more helpful "The odds are," -- probabilities
matter here -- "nobody here KNOWS that, because..."


Obviously you are not interested in discussing the C language,
which is the topic of this newsgroup, but prefer to argue about
topicality. I, for one, will not be noticing you any more. PLONK.

--
"If you want to post a followup via groups.google.com, don't use
the broken "Reply" link at the bottom of the article. Click on
"show options" at the top of the article, then click on the
"Reply" at the bottom of the article headers." - Keith Thompson
Nov 15 '05 #13

P: n/a

In article <11**********************@g14g2000cwa.googlegroups .com>, ma*****@cpacker.org writes:
Michael Wojcik wrote:
In article <11**********************@g47g2000cwa.googlegroups .com>, ma*****@cpacker.org writes:
In other words, the problem didn't begin with doubtful C code that I
wrote.
But that's all we can comment on here.


Oh really? Isn't there a comp.lang.c.moderated
for you strait-jacketed types?


No, comp.lang.c.moderated is for those who want a moderated newsgroup
in which to discuss C. That's entirely different from maintaining
topicality on a high-volume unmoderated newsgroup. And I'm afraid I
don't own a straitjacket.
Who let you, and especially Mac and CBFalconer, out of that cage?
Insulting the regulars is rarely an ideal way to get help. I must
say that I've really come to regret helping you. It's not a mistake
I'll make again.
It's universally acknowledged that technical
newsgroups are the place to get answers.
It most certainly is not, as anyone even vaguely familiar with Usenet
would know. Technical newsgroups are often a place to get answers to
on-topic questions. Rejecting questions on the grounds of topicality
is a long-standing and widespread practice.

In any event, claiming something is true because it's "universally
acknowledged" is a logical fallacy (a combination of argumentum ad
ignorantiam and converse accident), so this argument holds no water.
Therefore there is no such thing
as a query, made in good faith, that doesn't BELONG,
no matter how clueless.


A fascinating take on topicality. I've never encountered anyone
else who shares it.

--
Michael Wojcik mi************@microfocus.com

Do not "test" parts, as this may compromise sensitive joinery. Those who
suffer difficulty should abandon the enterprise immediately. -- Chris Ware
Nov 15 '05 #14

P: n/a
Mac
On Sat, 20 Aug 2005 19:52:46 +0000, Michael Wojcik wrote:

[snip]
This is totally off-topic in comp.lang.c. I don't know about the
other groups because I don't read them.


I disagree. It's a question about the meaning of certain lines of C
code which do not appear to involve any nonstandard keywords or other
language "extensions", and about the probable meaning of diagnostics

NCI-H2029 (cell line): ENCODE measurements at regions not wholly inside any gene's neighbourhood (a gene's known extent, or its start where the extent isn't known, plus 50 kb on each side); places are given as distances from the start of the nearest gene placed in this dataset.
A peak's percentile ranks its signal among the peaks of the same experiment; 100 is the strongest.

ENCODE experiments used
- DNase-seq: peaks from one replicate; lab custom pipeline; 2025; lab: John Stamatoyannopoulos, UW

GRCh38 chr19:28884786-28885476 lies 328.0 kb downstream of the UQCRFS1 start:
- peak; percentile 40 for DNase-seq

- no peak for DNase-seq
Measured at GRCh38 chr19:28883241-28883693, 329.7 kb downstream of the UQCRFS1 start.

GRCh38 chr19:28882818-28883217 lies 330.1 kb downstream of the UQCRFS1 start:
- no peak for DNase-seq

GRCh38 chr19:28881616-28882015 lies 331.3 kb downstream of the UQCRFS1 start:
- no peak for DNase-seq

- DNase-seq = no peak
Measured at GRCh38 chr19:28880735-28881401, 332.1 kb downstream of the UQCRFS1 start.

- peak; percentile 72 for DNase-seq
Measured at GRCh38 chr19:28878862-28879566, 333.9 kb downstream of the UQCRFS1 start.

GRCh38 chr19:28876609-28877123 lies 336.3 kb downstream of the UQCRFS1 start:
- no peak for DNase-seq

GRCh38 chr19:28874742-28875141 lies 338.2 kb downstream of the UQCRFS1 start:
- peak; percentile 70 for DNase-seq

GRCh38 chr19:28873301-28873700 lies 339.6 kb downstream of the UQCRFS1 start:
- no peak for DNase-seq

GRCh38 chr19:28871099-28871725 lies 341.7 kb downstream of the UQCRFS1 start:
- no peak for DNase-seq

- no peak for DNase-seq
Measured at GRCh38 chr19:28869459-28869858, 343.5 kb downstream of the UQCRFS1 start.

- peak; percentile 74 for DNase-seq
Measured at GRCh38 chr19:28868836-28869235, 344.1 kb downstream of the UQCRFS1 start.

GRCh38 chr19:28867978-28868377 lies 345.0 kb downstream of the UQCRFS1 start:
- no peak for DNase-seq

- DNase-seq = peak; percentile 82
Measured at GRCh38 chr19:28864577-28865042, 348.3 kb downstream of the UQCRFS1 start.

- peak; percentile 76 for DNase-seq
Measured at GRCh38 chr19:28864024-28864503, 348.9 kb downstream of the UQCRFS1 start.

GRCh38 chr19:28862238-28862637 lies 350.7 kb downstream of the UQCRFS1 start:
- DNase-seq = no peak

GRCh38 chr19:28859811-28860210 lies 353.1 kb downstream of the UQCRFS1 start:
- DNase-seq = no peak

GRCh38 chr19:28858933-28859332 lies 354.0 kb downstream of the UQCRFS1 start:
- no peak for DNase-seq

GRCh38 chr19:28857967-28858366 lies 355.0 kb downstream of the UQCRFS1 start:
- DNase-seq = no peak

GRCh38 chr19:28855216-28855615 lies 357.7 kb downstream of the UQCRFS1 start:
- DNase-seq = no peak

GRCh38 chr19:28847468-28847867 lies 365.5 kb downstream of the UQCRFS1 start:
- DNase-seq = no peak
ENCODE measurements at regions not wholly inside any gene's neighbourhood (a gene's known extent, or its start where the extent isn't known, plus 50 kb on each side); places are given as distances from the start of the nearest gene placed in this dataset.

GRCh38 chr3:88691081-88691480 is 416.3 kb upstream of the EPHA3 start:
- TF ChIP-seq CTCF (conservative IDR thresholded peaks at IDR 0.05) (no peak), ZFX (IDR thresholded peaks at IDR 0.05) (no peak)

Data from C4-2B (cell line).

issued by one implementation when compiling that code. The former seems
entirely topical for c.l.c to me, and the latter at least arguably
topical; even if it is implementation-dependant, we do treat some
questions of "typical implementations" here as topical.


Well, build problems are seldom on-topic here. They are usually not
caused by problems with the C-code as such, but by problems with the
build setup. Perhaps I should have made more of an effort to redirect,
(for example, perhaps there is a relevant mailing list out there
somewhere) but I stand by the off-topic-ness in CLC.
I am setting followups to c.l.p.m and c.u.a.


On the other hand, it seems to me completely OT for c.l.p.m, since it's
a question about, at best, part of a specific Perl implementa- tion, and
not the Perl language or programs written in it. Indeed, it's just the
sort of question we regularly boot out of c.l.c for just that reason.

Nor is it topical for c.u.a, as its only connection to AIX is that
happens to be the platform hosting the C implementation being used.


It may well be that the question is off-topic in all three of the chosen
groups. As I said, I don't know because I don't read them.

--Mac

Nov 15 '05 #15

P: n/a
Mac
On Sat, 20 Aug 2005 03:31:16 -0700, mailbox wrote:

Mac wrote:
> The only thing that looks odd to me in perlio.h on the
> error lines is "pTHX_" -- which isn't followed by a comma.
> Looking around for what it might be, I see there are these
> lines in perl.h in the same directory:
>
> # define pTHX_ pTHX,
> which is preceded a few lines back by
>
> # define pTHX register PerlInterpreter *my_perl PERL_UNUSED_DECL
> which is REALLY out of my league...
>
> Interpretation welcomed.


This is totally off-topic in comp.lang.c. I don't know about the other

Oh yeah? Please explain.


I'm sorry, I was rather terse. Read the clc FAQ, or "welcome to CLC" or
something like that. You'll get the picture. Here are URL's:

http://www.eskimo.com/~scs/C-faq/top.html
http://groups-beta.google.com/group/...ebc1119?hl=en&

This newsgroup is for discussion of the C language as defined by the
relevant ANSI or ISO standards. Your question deals with a build problem
for a well known package.

My guess is that you will get much better expert help from people who use
your platform, people who deal with curses, or people who deal with Perl.
There is some possibility that you could find help at
comp.unix.programmer, but check first before posting.

Anyway, good luck with your problem. Build problems can be very
frustrating!

I'm posting to all three groups without setting followups this time since
it now appears likely that the question is not entirely topical in any of
the groups.

--Mac

Nov 15 '05 #16

P: n/a